“The Fighter Jet Take-Off Platform was a concept platform that would rise vertically from the ground, and allow an aircraft to take-off from its back — allowing planes to operate from small airstrips or narrow forest clearings.
English Electric developed the P17A jet to fulfill the purpose of a tactical strike and reconnaissance jet, and rather than attaching a heavy vertical take-off and landing system to the aircraft, they collaborated with Shorts, who created the P17D — a platform that would stay steady above the ground and allow the P17A to take-off from its surface.
With no less than 56 jet engines, the P17D gave the P17A the desired effect of being able to take off from tight spaces. On its own, the P17D would also have been able to fill the role of a VTOL freight transport, able to deliver equipment and supplies to less-accessible locations…” (via)
“The ‘Jumping Jeep’ was a concept reconnaissance vehicle capable of leaping over obstacles - a 4x4 transporter flanked by 12 vertical lift fans, whose angle could be adjusted dependant on the situation - allowing the jeep to overcome enemy barriers.
Developed by BAC Warton at the request of the British army in the 1960s, the design was an attempt to adapt vertical take-off and landing technology to vehicles and was developed with the Ministry of Defence’s Fighting Vehicle Research and Development Establishment.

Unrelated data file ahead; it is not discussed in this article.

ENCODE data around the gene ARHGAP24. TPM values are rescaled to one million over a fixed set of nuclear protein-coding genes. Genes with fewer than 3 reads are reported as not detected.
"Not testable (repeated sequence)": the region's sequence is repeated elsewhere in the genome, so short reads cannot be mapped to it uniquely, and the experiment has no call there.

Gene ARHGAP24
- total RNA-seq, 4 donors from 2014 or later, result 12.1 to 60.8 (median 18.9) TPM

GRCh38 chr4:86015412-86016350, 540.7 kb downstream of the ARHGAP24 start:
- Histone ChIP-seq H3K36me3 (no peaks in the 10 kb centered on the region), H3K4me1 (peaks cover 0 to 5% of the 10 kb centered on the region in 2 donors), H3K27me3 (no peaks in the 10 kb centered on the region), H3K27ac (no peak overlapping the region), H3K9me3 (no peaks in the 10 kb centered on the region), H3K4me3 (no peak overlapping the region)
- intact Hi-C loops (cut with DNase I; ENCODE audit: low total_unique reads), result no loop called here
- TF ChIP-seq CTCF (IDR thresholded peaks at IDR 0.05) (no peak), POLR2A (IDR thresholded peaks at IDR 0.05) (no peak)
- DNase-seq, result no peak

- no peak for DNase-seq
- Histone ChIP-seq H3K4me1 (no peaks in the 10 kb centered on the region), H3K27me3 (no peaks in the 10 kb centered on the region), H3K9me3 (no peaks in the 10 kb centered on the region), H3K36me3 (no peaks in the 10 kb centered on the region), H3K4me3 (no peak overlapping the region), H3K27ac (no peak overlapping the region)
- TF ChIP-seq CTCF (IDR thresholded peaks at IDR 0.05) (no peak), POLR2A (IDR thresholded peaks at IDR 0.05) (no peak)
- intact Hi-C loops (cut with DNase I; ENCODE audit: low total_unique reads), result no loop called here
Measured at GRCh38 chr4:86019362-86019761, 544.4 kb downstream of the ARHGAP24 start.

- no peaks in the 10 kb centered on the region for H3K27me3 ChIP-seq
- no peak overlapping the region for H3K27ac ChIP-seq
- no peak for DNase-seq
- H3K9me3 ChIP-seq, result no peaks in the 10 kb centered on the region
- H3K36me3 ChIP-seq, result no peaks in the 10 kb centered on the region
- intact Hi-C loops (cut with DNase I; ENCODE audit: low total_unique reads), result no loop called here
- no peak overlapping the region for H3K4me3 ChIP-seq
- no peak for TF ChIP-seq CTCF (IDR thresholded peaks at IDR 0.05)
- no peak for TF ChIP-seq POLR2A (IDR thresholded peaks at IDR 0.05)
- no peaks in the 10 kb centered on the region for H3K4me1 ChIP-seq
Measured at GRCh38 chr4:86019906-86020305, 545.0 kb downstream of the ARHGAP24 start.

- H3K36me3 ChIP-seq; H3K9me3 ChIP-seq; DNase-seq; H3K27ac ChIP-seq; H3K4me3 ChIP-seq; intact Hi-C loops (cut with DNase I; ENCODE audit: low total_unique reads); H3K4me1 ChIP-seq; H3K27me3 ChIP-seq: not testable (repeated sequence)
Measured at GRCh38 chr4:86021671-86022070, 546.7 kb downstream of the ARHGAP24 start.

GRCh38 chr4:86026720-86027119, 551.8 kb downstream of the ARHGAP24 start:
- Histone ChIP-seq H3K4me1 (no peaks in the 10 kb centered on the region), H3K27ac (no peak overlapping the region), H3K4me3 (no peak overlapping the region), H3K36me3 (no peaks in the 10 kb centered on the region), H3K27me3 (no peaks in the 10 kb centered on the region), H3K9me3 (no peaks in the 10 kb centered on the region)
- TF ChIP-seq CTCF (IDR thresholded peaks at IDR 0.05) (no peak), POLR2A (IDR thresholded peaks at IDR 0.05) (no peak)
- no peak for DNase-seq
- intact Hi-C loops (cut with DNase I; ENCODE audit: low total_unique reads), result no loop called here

The project was cancelled in the mid-1960s, due to assessments that production of the design would be too expensive” (via)
"The Intercity Vertical-Lift Aircraft design from the Hawker Siddeley company was an attempt to bring vertical take-off and landing (VTOL) to commercial aircraft, to allow airlines to put airports amongst densely-populated cities, open up more direct travel for passengers and to cut down on the amount of space required for airport runways.
A number of designs were drawn up over the 1960s, looking very similar to our passenger planes today; however featuring rows of lift fans on either side of the body of the plane.
The project was eventually dropped after it was decided that together with the cost of fuel required to fly the aircraft and the extra load from the frames housing the lift fans, combined with the weight of passengers, could lead to instability in flight…” (via)
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